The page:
BOOK: Boas and Pythons of the World by Mark O’Shea

book photo

My smoking-hot wife and I enjoyed a lovely Saturday this weekend which included a trip to the library where I found a book I really enjoyed: BOAS AND PYTHONS OF THE WORLD by Mark O’Shea.

My favorite chapters of the introduction were on snake anatomy, historical accounts of giant snakes and species conservation. After asking the question of what can be done to conserve snakes, O’Shea answers with; Education. Teaching people most snakes are completely harmless and do much good by removing pests. That there are no “evil” animals, no matter what legends, traditions or media may lead you to believe. Snakes are part of the ecosystem, just as much as a giant panda or tiger. They deserve to be conserved just as much.

“Snakes are simply part of the ecological jigsaw. And what use is a jigsaw with pieces missing?”

The rest of the book is broken down into geographical areas and includes the species found in those areas. I prefer this method opposed to listing all the pythons in one section where you may be jumping from Loxemus bicolor in the Americas right next to Liasis olivaceus in Australia. So it’s well laid out and easy to read. O’Shea writes in the first person, sprinkling personal accounts of his experiences in the field. It were these anecdotes I enjoyed the most while reading this book, which makes me wish there was a memoir of his expeditions I could read next.

In addition to boas and pythons, the basal snakes (blindsnakes, pipesnakes, wormsnakes, etc.) are also included. In the end, I am glad they were. Like mixing vegetables in a young child’s mashed potatoes, I got what I wanted (information on boas and pythons) while benefiting from learning about something extra (basal snakes.) Now that I’ve had my “vegetables,” so to speak, I feel better for it. These snakes are so unique, so out-of-this-world and so adapted to their environment its mind-blowing. O’Shea frequently mentions how little is known about these snakes and encourages the outgoing herpetologist to study them. I didn’t know-or may have forgotten-the Braminy Blind Snake (Ramphotyphlops braminus) was a parthenogenetic species, but it certainly explains why they have the largest geographical range of any snake on the planet.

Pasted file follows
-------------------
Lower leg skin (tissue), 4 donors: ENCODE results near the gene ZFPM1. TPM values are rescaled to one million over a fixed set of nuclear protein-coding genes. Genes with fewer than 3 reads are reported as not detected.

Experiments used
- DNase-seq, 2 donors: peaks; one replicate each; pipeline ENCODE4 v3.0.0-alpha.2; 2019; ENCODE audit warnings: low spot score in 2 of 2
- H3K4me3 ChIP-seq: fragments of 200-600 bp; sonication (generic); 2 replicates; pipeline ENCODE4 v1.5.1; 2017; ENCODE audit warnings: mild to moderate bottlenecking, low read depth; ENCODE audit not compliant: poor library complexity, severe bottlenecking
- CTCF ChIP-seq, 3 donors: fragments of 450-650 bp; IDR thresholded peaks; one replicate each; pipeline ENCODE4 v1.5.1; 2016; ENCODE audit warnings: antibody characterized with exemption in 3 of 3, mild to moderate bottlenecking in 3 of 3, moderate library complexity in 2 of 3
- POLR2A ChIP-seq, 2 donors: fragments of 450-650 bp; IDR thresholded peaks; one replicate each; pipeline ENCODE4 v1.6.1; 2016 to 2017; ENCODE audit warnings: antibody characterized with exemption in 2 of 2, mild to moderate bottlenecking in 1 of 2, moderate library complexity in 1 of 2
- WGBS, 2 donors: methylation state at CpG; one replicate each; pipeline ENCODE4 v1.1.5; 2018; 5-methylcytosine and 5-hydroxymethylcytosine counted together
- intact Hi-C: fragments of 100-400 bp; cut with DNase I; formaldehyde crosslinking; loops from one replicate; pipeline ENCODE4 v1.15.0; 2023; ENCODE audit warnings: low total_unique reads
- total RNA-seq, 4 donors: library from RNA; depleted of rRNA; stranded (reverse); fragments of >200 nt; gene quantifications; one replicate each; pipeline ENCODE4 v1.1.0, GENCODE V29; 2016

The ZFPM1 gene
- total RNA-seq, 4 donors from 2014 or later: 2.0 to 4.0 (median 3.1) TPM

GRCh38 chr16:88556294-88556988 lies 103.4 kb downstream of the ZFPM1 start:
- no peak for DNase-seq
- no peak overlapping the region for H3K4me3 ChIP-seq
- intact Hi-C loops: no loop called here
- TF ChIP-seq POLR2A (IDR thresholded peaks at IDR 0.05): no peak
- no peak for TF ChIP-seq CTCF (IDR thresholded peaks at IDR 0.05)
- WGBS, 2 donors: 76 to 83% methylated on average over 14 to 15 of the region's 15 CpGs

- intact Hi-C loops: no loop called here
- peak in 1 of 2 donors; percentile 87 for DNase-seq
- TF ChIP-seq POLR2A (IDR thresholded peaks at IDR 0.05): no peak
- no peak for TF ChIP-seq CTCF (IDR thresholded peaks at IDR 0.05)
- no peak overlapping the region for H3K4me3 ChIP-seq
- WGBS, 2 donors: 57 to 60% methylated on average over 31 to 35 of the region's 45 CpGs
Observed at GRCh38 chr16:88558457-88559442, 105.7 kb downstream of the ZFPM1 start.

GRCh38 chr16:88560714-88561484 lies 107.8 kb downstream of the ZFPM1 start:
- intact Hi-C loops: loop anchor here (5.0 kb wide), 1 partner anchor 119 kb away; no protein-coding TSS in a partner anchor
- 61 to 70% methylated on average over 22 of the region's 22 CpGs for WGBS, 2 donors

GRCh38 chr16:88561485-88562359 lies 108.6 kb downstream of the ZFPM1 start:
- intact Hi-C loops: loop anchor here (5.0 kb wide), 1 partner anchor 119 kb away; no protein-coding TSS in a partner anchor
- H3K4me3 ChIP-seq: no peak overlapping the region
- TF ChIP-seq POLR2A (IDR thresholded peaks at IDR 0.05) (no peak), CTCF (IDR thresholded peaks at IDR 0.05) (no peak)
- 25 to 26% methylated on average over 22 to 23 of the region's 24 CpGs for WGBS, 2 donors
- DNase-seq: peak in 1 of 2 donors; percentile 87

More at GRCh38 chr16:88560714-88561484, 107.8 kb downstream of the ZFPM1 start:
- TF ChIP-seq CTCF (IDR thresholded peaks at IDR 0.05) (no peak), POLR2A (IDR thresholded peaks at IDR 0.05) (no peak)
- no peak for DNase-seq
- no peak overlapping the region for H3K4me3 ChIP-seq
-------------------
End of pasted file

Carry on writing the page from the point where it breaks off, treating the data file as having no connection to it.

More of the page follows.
“Boas are found in every mainland American country except Chile, which is two countries more than the rattlesnakes.”

The pages are oversized which makes space for huge color photographs. The photographs are good, although not comprehensive. There isn’t a photo of every individual species, and there are some species which earned multiple photos. However, the photos are great and I especially enjoyed seeing certain animals in print that are exceptionally rare such as the Oenpelli Python and the Eyelash boas of the genus Trachyboa.

O’Shea recognizes the contribution and value of herpetoculture. This is by no means a book on captive husbandry, but neither is it strictly a volume of natural history. Where applicable, notes of lessons learned from captive animals is given. The overlapping of those two, natural history and herpetoculture, made the reading all the more interesting. I definitely recommend giving this a read. With the steadfast interest and growing popularity of boas and pythons this book will remain a relevant addition to any herp library.

 

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